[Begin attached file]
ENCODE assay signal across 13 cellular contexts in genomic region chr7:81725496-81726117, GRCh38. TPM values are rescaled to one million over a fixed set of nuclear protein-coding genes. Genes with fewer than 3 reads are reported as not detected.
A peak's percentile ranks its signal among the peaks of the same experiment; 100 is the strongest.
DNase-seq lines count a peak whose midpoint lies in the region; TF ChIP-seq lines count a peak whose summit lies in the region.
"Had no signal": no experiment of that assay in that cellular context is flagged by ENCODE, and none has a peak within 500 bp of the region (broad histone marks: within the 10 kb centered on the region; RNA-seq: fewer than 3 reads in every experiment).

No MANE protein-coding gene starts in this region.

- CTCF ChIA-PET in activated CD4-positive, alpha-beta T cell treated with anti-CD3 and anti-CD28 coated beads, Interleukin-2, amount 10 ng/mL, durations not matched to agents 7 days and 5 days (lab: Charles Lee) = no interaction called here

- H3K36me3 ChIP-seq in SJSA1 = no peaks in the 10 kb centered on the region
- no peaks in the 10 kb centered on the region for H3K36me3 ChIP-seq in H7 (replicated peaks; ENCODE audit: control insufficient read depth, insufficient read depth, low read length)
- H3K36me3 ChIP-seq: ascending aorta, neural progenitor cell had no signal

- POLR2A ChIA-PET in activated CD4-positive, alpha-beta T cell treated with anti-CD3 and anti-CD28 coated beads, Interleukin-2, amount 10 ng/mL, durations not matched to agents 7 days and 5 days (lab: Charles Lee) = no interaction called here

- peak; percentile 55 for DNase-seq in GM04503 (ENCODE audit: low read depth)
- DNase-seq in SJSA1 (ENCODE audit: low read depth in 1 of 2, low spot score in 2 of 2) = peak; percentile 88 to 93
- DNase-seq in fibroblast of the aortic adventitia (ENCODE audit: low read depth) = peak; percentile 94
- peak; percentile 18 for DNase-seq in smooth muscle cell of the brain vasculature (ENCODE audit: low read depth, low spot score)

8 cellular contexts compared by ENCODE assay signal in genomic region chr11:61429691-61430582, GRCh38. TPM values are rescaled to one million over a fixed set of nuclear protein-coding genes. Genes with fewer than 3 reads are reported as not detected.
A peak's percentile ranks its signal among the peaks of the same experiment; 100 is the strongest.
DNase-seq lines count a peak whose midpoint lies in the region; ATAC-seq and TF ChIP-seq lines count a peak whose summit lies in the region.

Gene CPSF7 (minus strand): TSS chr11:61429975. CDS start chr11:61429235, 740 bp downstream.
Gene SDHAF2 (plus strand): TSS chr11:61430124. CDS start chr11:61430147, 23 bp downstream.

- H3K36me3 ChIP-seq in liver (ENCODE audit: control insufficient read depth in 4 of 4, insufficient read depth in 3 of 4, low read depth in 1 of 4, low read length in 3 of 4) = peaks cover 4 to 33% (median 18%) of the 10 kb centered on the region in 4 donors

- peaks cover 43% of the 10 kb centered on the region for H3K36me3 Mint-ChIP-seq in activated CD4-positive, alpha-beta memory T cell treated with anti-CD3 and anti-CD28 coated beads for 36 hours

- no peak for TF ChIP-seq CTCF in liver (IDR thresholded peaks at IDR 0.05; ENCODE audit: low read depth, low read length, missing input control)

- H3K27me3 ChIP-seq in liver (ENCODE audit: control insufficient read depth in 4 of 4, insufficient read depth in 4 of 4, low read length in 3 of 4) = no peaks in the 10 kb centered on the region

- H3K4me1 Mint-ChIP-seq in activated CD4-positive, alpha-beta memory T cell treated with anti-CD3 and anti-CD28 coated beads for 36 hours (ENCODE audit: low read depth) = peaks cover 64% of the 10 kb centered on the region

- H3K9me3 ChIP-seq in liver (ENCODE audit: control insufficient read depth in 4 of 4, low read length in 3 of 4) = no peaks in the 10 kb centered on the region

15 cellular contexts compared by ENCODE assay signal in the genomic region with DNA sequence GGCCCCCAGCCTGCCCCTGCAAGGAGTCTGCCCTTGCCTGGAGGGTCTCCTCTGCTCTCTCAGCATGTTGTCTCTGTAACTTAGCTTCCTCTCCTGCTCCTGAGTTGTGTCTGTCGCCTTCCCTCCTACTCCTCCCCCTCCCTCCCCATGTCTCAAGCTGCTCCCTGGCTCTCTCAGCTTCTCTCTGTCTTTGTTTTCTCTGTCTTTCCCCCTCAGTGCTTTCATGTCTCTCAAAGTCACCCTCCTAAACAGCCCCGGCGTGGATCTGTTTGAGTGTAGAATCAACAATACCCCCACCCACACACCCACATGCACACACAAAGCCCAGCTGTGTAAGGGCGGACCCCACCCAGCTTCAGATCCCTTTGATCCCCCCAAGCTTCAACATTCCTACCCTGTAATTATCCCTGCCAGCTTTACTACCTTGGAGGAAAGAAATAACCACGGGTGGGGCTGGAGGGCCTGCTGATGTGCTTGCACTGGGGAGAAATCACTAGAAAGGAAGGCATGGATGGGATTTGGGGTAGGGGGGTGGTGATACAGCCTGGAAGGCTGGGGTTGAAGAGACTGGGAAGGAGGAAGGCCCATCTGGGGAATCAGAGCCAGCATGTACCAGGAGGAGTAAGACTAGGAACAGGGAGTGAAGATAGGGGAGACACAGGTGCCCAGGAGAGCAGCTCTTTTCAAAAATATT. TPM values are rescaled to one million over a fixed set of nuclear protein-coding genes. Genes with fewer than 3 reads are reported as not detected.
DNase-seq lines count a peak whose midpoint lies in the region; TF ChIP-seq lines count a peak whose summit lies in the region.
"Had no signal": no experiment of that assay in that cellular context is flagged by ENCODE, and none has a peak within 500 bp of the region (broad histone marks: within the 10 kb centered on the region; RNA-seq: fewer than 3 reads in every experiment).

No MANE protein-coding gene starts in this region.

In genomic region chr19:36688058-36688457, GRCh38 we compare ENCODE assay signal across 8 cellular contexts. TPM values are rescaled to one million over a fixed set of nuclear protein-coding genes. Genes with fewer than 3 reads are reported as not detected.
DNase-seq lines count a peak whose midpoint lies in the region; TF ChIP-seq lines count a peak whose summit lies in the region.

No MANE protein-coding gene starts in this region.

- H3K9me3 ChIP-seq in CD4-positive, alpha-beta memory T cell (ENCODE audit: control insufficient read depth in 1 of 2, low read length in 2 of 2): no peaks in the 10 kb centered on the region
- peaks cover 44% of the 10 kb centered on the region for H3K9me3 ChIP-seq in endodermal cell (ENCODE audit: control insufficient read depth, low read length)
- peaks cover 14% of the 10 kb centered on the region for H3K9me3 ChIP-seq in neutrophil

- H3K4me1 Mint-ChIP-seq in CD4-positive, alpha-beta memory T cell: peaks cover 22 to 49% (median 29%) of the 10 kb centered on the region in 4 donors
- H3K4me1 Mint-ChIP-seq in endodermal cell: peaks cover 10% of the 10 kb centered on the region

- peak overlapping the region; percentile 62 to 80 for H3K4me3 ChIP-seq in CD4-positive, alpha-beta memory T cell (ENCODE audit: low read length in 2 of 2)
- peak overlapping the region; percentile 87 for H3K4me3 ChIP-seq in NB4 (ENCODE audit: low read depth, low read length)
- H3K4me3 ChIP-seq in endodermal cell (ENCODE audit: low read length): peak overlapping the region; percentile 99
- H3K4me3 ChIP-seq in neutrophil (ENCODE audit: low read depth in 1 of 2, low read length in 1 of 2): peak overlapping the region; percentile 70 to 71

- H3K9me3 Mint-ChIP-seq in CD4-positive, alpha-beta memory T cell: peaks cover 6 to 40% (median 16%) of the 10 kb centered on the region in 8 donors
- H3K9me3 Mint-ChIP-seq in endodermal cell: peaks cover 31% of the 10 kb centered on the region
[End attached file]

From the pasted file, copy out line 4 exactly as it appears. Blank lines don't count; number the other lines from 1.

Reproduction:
"Had no signal": no experiment of that assay in that cellular context is flagged by ENCODE, and none has a peak within 500 bp of the region (broad histone marks: within the 10 kb centered on the region; RNA-seq: fewer than 3 reads in every experiment).